VERSIONS OF THE FAIREY "FOX": The Hispano-engined model, which has a startling performance
VERSIONS OF THE FAIREY "FOX": The Advanced Training Type, fitted with Siddeley "Serval" engine.
PHOTOGRAPHY: An airman is handing up a camera to be fitted inside an "Audax"
THE PUFF TARGET: Practising artillery reconnaissance. The "Audax" is flying low so as to appear in the photograph. Small smoke cartridges are exploded on the ground to represent shell bursts round a target, and the pilot sends down W/T messages to correct the aim.
A LINE-UP: Hawker "Audax" machines (Rolls Royce ''Kestrel" engines) of the School of Army Co-operation.
FOREIGN APPRECIATION: One of the Hawker types supplied to foreign air forces. An Iraqi "Audax" ("Pegasus").
FOR THE NEAR EAST: A batch of Hawker "Hardy" general-purpose machines (525 h.p. Rolls-Royce "Kestrel" IB) recently completed by the Gloster Aircraft Co., Ltd. These machines will form the new equipment of No. 30 (B) Squadron, stationed at Mosul, Iraq.
The "Seal," Fleet Air Arm three-seater (Siddeley "Panther").
"SKYBIRDS". Three recent additions to the realistic 1-72nd-scale models produced by A. J. Holladay & Co., Ltd. They are: Albatros D.III; D.H. "Comet"; and Fairey "Seal."
A "Singapore III" flying boat (4 "Kestrels") of the type in which Sir Philip Sassoon recently flew from England to Egypt. That boat belongs to No. 210 (F.B.) Squadron at Pembroke Dock.
Some Vickers-Supermarine machines: 2, The "Seagull" Mark V (Bristol "Pegasus" pusher) amphibian flying boat;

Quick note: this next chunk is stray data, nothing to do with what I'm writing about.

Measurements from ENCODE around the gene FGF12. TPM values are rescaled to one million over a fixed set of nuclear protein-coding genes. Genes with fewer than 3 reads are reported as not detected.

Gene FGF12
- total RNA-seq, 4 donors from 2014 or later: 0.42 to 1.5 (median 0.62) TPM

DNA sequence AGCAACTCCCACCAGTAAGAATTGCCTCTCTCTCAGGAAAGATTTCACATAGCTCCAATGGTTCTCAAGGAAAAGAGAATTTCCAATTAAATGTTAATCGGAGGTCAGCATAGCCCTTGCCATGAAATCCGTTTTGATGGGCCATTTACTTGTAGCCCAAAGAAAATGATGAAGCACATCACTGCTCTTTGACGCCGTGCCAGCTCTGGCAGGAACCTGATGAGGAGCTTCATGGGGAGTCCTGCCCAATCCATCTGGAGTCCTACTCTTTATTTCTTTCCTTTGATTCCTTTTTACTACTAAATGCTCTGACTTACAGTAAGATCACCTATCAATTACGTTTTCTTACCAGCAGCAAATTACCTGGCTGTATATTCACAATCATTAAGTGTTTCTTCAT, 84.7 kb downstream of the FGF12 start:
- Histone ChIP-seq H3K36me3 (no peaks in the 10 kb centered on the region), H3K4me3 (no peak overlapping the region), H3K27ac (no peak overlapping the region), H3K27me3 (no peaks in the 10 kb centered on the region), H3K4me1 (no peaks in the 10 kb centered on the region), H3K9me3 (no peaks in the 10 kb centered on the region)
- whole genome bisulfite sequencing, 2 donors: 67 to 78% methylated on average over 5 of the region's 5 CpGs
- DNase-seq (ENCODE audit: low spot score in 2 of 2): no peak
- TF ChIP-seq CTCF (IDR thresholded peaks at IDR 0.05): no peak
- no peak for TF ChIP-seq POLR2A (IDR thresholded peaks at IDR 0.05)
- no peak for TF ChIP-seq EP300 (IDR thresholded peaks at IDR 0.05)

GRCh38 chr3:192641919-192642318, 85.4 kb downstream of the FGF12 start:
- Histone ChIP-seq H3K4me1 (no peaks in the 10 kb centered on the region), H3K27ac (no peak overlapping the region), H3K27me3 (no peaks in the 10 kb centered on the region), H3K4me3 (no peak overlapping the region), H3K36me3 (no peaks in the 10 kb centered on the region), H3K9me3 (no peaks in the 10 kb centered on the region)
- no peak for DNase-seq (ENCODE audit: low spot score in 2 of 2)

The Junkers Ju.52 on floats; it has three "Jumo 5" Junkers diesel engines.
THE SWASTIKA IN PARIS. A scene in the Grand Palais while preparations were being made for the opening of the Fourteenth International Aero Exhibition, which opens to-morrow. The machine in the foreground is a German Junkers.
Head-on view of one of the Junkers Ju.52 floats.
The T.S.R. (Bristol "Pegasus");
The "Vildebeest" ("Pegasus") Torpedo Bomber.
The "Valentia" (two "Pegasus") Troop-carrier;
The split trailing edge flaps, and the arrangement of the retractile undercarriage. Note the generous fillet at the junction of wing and fuselage.
(Top left) The rear portion of the fuselage showing the semi-monocoque construction, (below) a portion of the "multi-cellular" wing, and (right) a part of the cabin structure.
One of the nacelles, and (right) two of these units mounted on the centre section of the wing.
The cockpit of the Heinkel He. 70, the fast German mail-cum-passenger plane for which a top speed of 222 m.p.h. is claimed.
TUNIS: An aerial view of Tunis Aerodrome. In addition to the French military aeroplanes on the ground, the squadron of Avro 626 aircraft which recently flew out to Egypt from England, are also shown in this picture. Incidentally, these Egyptian machines reached Cairo on October 1.
This combined Armstrong-Whitworth and A. V. Roe stand is one of the most attractive in the Show. All the three machines are painted white, with their exposed metal surfaces plated.
FOR ECONOMICAL TRAINING: The de Havilland "Tiger Moth" can be fitted with "Gipsy III" or "Gipsy Major" engine.
FLAPS FOR THE "EXPRESS": The D.H. 86 machines which are being delivered to Jersey Airways next year will be fitted with split flaps on the upper wing.
A BROAD SMILE: Our old friend Capt. H. S. Broad is pleased with the performance of his 'bus. This happy "snap" was taken when he was testing a D.H. "Dragon."
The "Hendon" Night Bomber (two Rolls-Royce "Kestrels");
A general view of the Salon. In the foreground are corners of the Hawker and Bristol stands, and prominent in the centre of the picture is the Caudron "Aiglon," a two-seater open cockpit development of the Caudron which won the Zenith Cup.
Unusual cantilever undercarriage on the Caudron C.600.
A development of the "Rafale," the Caudron 520 seats four persons, and with its Renault "Bengali Six" a top speed of 199 m.p.h. is claimed.
Another French example ot a cheap machine - the little Mauboussin "Corsaire," which is also supplied in a cabin version. The engine may be a Salmson or a Pobjoy.
The unusual undercarriage of the Messerschmitt Me 108, which is retractable by means of a worm and worm wheel.
A selection of oil coolers: (top left) Farman 431; (top right) P.Z.L. 24; (bottom left) Focke-Wulfe; (bottom right) Potez 54.